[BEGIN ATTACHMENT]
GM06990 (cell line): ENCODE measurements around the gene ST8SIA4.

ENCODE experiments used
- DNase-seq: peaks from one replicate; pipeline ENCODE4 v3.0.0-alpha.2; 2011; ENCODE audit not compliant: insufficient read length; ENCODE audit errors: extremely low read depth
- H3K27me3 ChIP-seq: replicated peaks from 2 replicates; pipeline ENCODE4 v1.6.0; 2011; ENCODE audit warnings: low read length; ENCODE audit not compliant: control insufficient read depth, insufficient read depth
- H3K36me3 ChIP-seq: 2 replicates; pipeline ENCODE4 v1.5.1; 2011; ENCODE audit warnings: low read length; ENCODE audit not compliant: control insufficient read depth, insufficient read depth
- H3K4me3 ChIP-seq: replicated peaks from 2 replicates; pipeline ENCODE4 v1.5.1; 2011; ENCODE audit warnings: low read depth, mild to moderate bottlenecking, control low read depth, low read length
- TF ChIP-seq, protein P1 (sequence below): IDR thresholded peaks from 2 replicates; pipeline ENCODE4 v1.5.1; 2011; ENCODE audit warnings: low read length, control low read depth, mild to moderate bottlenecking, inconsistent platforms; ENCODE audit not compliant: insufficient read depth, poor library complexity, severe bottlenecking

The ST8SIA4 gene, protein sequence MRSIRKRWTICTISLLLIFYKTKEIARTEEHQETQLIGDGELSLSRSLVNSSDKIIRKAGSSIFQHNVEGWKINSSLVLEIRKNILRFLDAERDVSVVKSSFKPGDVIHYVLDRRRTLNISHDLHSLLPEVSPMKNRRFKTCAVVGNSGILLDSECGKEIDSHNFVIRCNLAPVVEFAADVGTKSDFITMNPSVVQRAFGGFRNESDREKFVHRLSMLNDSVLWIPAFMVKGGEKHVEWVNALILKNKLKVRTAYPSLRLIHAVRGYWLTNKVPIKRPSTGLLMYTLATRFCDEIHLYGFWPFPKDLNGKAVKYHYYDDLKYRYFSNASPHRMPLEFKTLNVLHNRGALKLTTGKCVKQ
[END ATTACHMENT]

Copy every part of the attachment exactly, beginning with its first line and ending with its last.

GM06990 (cell line): ENCODE measurements around the gene ST8SIA4.

ENCODE experiments used
- DNase-seq: peaks from one replicate; pipeline ENCODE4 v3.0.0-alpha.2; 2011; ENCODE audit not compliant: insufficient read length; ENCODE audit errors: extremely low read depth
- H3K27me3 ChIP-seq: replicated peaks from 2 replicates; pipeline ENCODE4 v1.6.0; 2011; ENCODE audit warnings: low read length; ENCODE audit not compliant: control insufficient read depth, insufficient read depth
- H3K36me3 ChIP-seq: 2 replicates; pipeline ENCODE4 v1.5.1; 2011; ENCODE audit warnings: low read length; ENCODE audit not compliant: control insufficient read depth, insufficient read depth
- H3K4me3 ChIP-seq: replicated peaks from 2 replicates; pipeline ENCODE4 v1.5.1; 2011; ENCODE audit warnings: low read depth, mild to moderate bottlenecking, control low read depth, low read length
- TF ChIP-seq, protein P1 (sequence below): IDR thresholded peaks from 2 replicates; pipeline ENCODE4 v1.5.1; 2011; ENCODE audit warnings: low read length, control low read depth, mild to moderate bottlenecking, inconsistent platforms; ENCODE audit not compliant: insufficient read depth, poor library complexity, severe bottlenecking

The ST8SIA4 gene, protein sequence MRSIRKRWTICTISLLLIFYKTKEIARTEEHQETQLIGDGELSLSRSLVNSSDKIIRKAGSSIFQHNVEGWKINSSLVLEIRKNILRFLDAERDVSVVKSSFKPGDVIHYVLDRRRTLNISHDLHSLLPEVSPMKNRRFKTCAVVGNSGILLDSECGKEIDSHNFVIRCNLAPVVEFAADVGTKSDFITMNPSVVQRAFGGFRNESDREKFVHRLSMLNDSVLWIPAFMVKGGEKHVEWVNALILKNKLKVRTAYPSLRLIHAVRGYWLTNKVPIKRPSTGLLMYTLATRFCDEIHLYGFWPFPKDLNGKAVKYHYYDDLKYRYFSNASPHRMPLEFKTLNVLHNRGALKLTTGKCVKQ